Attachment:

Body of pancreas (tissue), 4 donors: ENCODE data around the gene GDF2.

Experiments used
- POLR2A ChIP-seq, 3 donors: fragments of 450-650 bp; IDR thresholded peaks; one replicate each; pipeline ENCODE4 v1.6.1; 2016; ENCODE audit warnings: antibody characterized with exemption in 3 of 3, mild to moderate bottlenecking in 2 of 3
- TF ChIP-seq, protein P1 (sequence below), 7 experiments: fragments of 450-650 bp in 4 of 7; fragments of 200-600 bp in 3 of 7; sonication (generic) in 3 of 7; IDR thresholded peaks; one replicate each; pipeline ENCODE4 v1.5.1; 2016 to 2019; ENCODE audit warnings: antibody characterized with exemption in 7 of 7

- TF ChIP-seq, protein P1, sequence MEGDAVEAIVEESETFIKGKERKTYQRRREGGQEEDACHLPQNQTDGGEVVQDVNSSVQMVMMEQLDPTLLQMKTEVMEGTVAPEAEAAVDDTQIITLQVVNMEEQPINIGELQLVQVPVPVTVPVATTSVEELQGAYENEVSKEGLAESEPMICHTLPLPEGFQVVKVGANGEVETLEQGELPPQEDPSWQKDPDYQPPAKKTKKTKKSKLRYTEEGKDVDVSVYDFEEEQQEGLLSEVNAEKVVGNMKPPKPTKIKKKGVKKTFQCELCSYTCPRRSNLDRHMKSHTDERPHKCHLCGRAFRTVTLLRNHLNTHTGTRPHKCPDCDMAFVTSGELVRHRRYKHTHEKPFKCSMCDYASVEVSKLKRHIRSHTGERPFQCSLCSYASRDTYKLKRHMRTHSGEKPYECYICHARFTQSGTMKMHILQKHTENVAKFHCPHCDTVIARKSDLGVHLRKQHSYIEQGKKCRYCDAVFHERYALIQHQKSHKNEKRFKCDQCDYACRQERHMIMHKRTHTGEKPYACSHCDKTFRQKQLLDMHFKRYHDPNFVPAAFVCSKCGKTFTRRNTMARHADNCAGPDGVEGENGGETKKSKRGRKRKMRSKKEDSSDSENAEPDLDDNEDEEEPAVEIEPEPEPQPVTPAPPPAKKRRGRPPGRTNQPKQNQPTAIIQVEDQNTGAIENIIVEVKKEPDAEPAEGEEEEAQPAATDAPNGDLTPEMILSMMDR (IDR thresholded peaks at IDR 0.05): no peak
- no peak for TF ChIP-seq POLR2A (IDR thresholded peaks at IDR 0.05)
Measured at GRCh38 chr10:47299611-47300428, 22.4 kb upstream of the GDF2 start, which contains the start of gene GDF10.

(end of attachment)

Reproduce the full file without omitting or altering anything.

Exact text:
Body of pancreas (tissue), 4 donors: ENCODE data around the gene GDF2.

Experiments used
- POLR2A ChIP-seq, 3 donors: fragments of 450-650 bp; IDR thresholded peaks; one replicate each; pipeline ENCODE4 v1.6.1; 2016; ENCODE audit warnings: antibody characterized with exemption in 3 of 3, mild to moderate bottlenecking in 2 of 3
- TF ChIP-seq, protein P1 (sequence below), 7 experiments: fragments of 450-650 bp in 4 of 7; fragments of 200-600 bp in 3 of 7; sonication (generic) in 3 of 7; IDR thresholded peaks; one replicate each; pipeline ENCODE4 v1.5.1; 2016 to 2019; ENCODE audit warnings: antibody characterized with exemption in 7 of 7

- TF ChIP-seq, protein P1, sequence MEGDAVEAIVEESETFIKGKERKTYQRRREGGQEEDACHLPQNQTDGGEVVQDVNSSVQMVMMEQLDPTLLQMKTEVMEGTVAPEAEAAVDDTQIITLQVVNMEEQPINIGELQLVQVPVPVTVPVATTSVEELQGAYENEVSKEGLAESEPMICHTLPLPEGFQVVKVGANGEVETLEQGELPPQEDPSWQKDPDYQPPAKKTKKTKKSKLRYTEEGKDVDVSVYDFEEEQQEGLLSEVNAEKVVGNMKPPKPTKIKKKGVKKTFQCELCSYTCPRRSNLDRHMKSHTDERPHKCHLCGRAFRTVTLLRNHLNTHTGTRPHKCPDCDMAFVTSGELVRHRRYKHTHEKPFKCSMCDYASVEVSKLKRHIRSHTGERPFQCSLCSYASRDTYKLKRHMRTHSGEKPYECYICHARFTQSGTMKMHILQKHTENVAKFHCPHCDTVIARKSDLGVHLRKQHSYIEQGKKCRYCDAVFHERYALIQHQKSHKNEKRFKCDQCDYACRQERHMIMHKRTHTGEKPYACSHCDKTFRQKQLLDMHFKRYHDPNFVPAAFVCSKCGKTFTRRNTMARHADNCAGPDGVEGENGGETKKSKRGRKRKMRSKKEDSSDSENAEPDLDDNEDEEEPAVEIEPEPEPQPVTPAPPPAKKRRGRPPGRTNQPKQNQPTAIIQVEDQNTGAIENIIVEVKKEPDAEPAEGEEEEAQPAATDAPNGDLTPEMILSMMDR (IDR thresholded peaks at IDR 0.05): no peak
- no peak for TF ChIP-seq POLR2A (IDR thresholded peaks at IDR 0.05)
Measured at GRCh38 chr10:47299611-47300428, 22.4 kb upstream of the GDF2 start, which contains the start of gene GDF10.